Up to one-third of the general population suffer from allergic conjunctivitis, which is quite common. The type 2 inflammatory pathway focuses on current pathophysiology knowledge and treatment approaches. Given that a significant majority of people with allergic conjunctivitis also experience ocular itching and discomfort, there was mounting evidence that neurogenic pathways may potentially contribute to allergic inflammation.

On the ocular surface, unmyelinated C fibers can be directly triggered by mast cell mediators and convey histaminergic irritation. Additionally, TRPV1+ (histamine-dependent) and TRPA1+ (histamine-independent) neurons that exacerbate ocular discomfort & itch in allergic conjunctivitis are present in the conjunctival mucosa. Additionally, FcεRI expressed on peripheral neurons is directly bound by allergen-complexed IgE. Aeroallergens in the environment can potentially cause the release of inflammatory agents by directly stimulating neuronal nociceptors. Thus, allergic inflammation causes nerve terminals to produce inflammatory and vasoactive neuropeptides, which cause cyclical dysregulation of the nervous system and increase mast cell activity. These repeated cycles cause neuronal plasticity and peripheral and central sensitization, which lower pain/itch thresholds and increase pain/itch responsiveness.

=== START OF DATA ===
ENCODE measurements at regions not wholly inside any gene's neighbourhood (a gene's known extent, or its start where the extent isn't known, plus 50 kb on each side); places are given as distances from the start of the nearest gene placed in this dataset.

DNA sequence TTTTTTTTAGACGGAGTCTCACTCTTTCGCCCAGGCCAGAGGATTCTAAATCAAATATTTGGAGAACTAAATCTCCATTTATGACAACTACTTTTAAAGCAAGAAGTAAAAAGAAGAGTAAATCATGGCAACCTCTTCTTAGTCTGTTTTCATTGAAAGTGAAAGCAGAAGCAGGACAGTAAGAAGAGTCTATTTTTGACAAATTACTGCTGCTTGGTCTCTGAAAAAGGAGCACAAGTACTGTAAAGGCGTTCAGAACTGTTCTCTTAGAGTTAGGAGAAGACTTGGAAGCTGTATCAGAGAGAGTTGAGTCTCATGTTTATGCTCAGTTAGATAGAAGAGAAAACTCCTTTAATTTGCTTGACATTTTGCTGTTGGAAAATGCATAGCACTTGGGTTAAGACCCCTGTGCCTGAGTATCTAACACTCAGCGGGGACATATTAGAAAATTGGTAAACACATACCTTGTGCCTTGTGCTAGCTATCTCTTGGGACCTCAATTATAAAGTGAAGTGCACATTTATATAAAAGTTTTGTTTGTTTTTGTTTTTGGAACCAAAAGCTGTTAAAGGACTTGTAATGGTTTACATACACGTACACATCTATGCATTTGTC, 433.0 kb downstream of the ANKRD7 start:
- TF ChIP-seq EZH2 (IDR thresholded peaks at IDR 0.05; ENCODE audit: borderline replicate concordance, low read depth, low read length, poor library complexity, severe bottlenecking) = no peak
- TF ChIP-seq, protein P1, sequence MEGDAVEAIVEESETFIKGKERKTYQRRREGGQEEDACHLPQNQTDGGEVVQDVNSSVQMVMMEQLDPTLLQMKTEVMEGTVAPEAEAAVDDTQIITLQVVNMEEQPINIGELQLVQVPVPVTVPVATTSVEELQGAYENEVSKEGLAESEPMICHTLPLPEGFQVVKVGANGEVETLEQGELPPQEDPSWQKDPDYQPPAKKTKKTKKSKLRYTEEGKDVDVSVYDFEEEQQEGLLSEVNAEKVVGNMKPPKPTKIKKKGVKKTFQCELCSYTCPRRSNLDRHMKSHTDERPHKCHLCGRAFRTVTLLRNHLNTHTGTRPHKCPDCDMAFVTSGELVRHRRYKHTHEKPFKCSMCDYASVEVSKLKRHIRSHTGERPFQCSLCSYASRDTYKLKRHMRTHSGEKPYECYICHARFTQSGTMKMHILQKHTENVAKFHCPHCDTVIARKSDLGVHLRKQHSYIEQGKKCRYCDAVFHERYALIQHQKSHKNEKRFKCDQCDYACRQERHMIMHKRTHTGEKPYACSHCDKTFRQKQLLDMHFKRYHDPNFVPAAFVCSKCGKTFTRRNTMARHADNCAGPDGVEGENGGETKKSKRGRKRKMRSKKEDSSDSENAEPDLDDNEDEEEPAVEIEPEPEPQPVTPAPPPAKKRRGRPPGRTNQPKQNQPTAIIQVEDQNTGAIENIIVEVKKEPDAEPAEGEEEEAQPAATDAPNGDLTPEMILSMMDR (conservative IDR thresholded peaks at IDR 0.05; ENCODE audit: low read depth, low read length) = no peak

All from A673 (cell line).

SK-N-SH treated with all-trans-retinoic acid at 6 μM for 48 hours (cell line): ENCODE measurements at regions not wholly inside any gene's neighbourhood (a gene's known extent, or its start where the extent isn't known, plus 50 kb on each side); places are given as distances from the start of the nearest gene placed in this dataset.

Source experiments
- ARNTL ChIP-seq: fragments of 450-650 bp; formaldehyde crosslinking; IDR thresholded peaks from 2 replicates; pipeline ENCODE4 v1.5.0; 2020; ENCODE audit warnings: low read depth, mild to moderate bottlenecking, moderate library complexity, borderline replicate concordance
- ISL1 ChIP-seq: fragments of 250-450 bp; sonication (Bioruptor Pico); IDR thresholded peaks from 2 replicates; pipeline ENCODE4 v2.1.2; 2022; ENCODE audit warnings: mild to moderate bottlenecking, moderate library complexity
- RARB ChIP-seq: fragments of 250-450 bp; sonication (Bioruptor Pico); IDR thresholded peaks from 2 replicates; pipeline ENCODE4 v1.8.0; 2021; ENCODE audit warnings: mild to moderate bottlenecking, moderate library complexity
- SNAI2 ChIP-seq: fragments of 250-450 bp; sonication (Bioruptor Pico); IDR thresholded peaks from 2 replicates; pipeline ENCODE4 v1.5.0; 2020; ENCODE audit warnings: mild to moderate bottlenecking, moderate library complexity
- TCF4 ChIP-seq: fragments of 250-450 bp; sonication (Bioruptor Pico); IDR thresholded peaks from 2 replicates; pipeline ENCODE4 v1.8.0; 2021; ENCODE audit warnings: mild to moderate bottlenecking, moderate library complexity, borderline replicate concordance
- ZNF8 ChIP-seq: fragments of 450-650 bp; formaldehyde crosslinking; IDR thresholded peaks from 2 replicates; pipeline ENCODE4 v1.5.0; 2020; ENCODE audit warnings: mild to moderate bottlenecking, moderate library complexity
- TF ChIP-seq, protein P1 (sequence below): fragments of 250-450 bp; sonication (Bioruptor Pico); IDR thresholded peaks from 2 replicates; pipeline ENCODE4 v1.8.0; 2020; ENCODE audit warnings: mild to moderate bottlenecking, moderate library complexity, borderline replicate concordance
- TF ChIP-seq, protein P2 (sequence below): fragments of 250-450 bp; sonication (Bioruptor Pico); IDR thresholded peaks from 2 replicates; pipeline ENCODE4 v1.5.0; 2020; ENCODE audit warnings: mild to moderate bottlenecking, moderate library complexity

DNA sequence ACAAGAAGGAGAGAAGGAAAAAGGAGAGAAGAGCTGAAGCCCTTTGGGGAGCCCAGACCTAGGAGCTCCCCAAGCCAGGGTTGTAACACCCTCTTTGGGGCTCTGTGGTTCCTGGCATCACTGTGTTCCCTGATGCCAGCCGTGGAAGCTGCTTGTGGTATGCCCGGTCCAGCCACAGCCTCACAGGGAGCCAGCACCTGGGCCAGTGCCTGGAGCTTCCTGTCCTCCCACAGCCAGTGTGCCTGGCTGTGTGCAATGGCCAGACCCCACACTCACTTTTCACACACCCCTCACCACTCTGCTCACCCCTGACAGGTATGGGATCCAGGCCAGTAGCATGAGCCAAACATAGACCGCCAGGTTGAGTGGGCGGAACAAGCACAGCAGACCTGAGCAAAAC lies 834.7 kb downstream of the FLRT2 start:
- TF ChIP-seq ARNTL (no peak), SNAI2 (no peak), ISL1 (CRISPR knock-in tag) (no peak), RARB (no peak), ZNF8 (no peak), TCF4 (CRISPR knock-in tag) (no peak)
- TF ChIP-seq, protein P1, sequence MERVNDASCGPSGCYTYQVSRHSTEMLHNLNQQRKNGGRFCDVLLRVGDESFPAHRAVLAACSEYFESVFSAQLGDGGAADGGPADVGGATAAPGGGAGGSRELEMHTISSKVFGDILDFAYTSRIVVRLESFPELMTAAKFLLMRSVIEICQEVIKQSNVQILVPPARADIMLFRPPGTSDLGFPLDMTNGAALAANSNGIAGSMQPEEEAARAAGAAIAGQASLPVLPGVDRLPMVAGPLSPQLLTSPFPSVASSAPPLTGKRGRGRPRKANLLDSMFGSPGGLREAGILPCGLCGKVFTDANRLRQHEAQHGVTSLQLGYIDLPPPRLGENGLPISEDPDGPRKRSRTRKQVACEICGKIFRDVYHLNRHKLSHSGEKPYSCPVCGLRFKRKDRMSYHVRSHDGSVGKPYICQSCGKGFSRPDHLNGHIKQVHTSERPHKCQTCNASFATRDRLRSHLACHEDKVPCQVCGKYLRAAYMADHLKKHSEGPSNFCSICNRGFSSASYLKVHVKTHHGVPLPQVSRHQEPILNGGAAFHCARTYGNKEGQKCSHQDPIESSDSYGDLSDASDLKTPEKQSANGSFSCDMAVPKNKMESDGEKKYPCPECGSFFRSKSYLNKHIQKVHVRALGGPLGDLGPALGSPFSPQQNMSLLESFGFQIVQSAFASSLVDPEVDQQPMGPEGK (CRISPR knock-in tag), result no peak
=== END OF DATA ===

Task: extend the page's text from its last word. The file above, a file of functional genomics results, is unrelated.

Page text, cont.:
Chronic itch and discomfort in the eyes due to allergic inflammation may be caused by neurogenic processes such as peripheral and central sensitization. Finding treatment targets for people with refractory symptoms of allergic conjunctivitis may be aided by research into these pathways.

Reference: journals.lww.com/co-allergy/Abstract/2022/10000/Neuropathic_pain_and_itch__mechanisms_in_allergic.5.aspx